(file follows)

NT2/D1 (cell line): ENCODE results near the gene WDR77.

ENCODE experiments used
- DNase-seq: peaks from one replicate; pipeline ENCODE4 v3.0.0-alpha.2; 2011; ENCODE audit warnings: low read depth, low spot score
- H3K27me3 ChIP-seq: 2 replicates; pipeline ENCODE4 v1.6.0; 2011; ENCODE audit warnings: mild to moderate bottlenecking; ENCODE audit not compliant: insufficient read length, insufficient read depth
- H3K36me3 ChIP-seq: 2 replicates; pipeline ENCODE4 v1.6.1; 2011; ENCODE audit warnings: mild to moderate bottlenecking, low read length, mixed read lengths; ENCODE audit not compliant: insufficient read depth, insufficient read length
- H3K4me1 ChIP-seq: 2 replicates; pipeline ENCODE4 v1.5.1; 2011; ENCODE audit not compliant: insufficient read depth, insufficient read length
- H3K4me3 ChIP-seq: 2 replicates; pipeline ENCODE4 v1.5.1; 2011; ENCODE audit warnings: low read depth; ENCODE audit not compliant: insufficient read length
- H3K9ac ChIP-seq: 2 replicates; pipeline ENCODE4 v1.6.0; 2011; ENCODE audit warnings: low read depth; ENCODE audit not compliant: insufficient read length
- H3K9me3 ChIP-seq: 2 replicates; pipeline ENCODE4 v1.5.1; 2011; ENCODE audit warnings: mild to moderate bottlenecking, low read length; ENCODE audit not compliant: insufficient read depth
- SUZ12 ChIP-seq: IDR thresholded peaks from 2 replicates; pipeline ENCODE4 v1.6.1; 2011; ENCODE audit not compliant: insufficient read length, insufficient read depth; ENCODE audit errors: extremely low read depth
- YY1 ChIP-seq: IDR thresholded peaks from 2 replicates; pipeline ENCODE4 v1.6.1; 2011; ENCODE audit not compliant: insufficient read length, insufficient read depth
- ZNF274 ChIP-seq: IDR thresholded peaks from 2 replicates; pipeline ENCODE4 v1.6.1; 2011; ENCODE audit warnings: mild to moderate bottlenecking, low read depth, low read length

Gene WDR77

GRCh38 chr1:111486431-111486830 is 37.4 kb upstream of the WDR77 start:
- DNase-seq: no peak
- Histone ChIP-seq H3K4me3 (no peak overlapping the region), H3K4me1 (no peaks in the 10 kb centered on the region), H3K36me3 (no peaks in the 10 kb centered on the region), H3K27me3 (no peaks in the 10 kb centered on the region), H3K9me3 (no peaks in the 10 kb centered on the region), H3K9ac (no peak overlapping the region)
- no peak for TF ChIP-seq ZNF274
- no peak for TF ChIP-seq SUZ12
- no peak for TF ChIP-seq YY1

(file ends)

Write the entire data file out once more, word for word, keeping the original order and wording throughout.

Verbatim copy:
NT2/D1 (cell line): ENCODE results near the gene WDR77.

ENCODE experiments used
- DNase-seq: peaks from one replicate; pipeline ENCODE4 v3.0.0-alpha.2; 2011; ENCODE audit warnings: low read depth, low spot score
- H3K27me3 ChIP-seq: 2 replicates; pipeline ENCODE4 v1.6.0; 2011; ENCODE audit warnings: mild to moderate bottlenecking; ENCODE audit not compliant: insufficient read length, insufficient read depth
- H3K36me3 ChIP-seq: 2 replicates; pipeline ENCODE4 v1.6.1; 2011; ENCODE audit warnings: mild to moderate bottlenecking, low read length, mixed read lengths; ENCODE audit not compliant: insufficient read depth, insufficient read length
- H3K4me1 ChIP-seq: 2 replicates; pipeline ENCODE4 v1.5.1; 2011; ENCODE audit not compliant: insufficient read depth, insufficient read length
- H3K4me3 ChIP-seq: 2 replicates; pipeline ENCODE4 v1.5.1; 2011; ENCODE audit warnings: low read depth; ENCODE audit not compliant: insufficient read length
- H3K9ac ChIP-seq: 2 replicates; pipeline ENCODE4 v1.6.0; 2011; ENCODE audit warnings: low read depth; ENCODE audit not compliant: insufficient read length
- H3K9me3 ChIP-seq: 2 replicates; pipeline ENCODE4 v1.5.1; 2011; ENCODE audit warnings: mild to moderate bottlenecking, low read length; ENCODE audit not compliant: insufficient read depth
- SUZ12 ChIP-seq: IDR thresholded peaks from 2 replicates; pipeline ENCODE4 v1.6.1; 2011; ENCODE audit not compliant: insufficient read length, insufficient read depth; ENCODE audit errors: extremely low read depth
- YY1 ChIP-seq: IDR thresholded peaks from 2 replicates; pipeline ENCODE4 v1.6.1; 2011; ENCODE audit not compliant: insufficient read length, insufficient read depth
- ZNF274 ChIP-seq: IDR thresholded peaks from 2 replicates; pipeline ENCODE4 v1.6.1; 2011; ENCODE audit warnings: mild to moderate bottlenecking, low read depth, low read length

Gene WDR77

GRCh38 chr1:111486431-111486830 is 37.4 kb upstream of the WDR77 start:
- DNase-seq: no peak
- Histone ChIP-seq H3K4me3 (no peak overlapping the region), H3K4me1 (no peaks in the 10 kb centered on the region), H3K36me3 (no peaks in the 10 kb centered on the region), H3K27me3 (no peaks in the 10 kb centered on the region), H3K9me3 (no peaks in the 10 kb centered on the region), H3K9ac (no peak overlapping the region)
- no peak for TF ChIP-seq ZNF274
- no peak for TF ChIP-seq SUZ12
- no peak for TF ChIP-seq YY1